Brave Student Overcomes Homelessness to Give Back to the Community
By Erin Jayes, Community Engagement Assistant & AmeriCorps Public Ally
Alan Banks thought he was safe from homelessness. The 56-year-old DC native and Byte Back graduate didn’t see it coming, but found out that homelessness can happen to anyone.
In 2004, Alan was working for the federal government. He had a good income, was married for 19 years, and had two children. But after experiencing severe depression, he suddenly lost his job and family, spending the next six years of his life in and out of shelters.
“I wandered off and completely lost touch with myself,” he remembers.
For the first few months, he barely spoke to anyone, didn’t shower, and ate mostly from the trash. “I have been so cold that I just burst out crying,” he says about his years living without a home. “I’ve gone four days without eating. I had no idea what social services were, because I had a very comfortable childhood and adult life. I just never thought I would need help.”
Not knowing how to use the Internet was a huge barrier for Alan to access services. Through word of mouth, Alan found the National Coalition for the Homeless. There he joined a two-year program to learn how to manage his mental illness.
Finally, Alan found housing in March 2014 through Friendship Place, a center in Northwest Washington, DC, that helps those experiencing homelessness rebuild their lives. He found community there and became passionately involved with the organization, speaking at conferences around the country.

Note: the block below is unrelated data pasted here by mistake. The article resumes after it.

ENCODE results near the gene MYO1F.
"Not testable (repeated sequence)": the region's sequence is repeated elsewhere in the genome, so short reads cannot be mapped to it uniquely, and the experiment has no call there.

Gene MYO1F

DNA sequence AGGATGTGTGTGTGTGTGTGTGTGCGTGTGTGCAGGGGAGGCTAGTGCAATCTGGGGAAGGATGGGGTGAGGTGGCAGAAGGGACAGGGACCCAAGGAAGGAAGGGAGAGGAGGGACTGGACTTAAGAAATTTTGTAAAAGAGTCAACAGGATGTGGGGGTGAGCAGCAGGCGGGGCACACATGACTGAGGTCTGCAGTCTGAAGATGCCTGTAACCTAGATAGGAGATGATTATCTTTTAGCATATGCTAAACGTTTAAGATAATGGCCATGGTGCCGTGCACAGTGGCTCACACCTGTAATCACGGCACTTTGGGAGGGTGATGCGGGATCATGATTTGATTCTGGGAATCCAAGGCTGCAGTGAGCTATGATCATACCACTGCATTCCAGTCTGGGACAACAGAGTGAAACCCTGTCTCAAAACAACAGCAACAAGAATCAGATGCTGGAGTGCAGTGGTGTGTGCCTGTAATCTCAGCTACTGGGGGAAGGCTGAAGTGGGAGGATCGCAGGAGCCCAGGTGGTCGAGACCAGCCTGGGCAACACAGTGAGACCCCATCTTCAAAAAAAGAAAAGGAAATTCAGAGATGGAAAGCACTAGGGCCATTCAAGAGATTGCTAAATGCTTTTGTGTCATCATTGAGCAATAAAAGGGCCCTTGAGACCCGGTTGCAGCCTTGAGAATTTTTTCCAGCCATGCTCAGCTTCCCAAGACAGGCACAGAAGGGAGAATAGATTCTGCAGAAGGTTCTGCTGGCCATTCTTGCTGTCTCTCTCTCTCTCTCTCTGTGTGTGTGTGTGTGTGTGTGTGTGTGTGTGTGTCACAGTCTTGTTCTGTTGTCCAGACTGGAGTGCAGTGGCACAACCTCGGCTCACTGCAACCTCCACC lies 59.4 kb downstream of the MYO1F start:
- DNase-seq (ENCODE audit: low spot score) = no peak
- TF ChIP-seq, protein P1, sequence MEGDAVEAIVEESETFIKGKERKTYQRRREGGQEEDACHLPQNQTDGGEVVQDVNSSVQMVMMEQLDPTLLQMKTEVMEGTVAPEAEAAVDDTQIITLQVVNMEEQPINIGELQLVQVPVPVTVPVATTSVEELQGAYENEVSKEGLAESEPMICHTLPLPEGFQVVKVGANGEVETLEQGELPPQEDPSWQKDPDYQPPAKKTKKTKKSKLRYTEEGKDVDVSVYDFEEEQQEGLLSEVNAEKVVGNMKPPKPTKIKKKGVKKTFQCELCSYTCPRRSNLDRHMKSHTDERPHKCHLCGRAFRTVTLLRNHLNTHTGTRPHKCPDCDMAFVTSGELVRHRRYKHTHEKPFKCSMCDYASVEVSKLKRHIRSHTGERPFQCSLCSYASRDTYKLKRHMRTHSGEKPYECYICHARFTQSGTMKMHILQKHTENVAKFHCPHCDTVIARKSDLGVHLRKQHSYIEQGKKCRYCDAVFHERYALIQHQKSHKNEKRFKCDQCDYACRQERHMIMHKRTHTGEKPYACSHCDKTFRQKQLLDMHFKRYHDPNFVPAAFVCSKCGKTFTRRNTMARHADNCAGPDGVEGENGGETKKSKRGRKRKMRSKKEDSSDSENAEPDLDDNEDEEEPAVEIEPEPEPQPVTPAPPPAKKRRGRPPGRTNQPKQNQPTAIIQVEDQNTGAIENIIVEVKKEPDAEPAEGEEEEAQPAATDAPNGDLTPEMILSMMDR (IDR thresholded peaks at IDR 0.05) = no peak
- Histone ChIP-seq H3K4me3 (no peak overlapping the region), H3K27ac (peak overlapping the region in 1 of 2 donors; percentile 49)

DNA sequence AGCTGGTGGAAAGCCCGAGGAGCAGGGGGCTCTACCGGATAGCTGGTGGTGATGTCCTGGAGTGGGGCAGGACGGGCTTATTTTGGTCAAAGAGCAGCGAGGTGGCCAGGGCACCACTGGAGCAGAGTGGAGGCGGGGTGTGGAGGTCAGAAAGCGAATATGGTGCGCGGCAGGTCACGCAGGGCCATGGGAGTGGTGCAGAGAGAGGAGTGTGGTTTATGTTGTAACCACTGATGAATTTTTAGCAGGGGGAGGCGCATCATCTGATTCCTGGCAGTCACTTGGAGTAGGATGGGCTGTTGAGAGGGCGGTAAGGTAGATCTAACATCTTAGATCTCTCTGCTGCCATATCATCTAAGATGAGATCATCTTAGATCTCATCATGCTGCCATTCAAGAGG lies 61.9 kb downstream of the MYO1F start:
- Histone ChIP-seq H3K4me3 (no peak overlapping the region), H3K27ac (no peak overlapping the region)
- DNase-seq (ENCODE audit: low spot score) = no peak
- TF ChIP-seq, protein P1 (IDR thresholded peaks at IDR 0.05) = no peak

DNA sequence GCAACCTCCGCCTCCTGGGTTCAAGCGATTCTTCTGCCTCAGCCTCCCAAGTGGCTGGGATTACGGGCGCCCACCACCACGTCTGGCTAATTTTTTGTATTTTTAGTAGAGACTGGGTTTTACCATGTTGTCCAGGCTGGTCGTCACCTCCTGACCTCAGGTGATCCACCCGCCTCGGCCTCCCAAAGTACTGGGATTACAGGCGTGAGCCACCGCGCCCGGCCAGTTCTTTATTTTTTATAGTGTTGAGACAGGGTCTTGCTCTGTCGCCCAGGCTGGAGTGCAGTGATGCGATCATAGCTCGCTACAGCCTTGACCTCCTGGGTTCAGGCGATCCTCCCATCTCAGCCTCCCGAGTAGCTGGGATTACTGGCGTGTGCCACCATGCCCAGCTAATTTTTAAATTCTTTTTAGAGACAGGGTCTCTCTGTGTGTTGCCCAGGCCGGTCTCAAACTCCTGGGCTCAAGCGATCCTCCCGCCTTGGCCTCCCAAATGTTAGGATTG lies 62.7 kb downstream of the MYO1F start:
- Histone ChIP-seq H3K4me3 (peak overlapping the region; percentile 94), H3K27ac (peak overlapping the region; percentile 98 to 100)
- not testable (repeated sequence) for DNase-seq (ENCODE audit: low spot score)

In November, Alan was hired as an AmeriCorps VISTA member at Friendship Place. As the community engagement coordinator, Alan runs the speaker’s bureau and shares information with the community. “It’s very rewarding. I’m able to give back to the organization that helped me.”
Alan was excited for his new position, but he knew that he needed to increase his computer skills to do an even better job. “You have to navigate computers to communicate in the world today,” he says.
After his supervisor recommended Byte Back, he signed up for Office Track, under the instruction of AmeriCorps Instructor Gifty Sarfo. “For years, I had been looking at the ribbon at the top of the Word document without knowing what any of it did.”
With the skills he learned in Office Track, now Alan makes PowerPoint presentations, uses Excel to keep track of his finances, and uses the Internet to sign up for services. He worked hard in class and even gave an inspiring speech at Byte Back’s Spring Graduation Ceremony in April. “Heck, I was anti-computer!” he says. “Now the computer has become a huge asset in my life.”
After gaining housing, landing a job, reuniting with his family, and learning new skills, Alan says that he has surprised himself. “It might be hard, but its worth it.”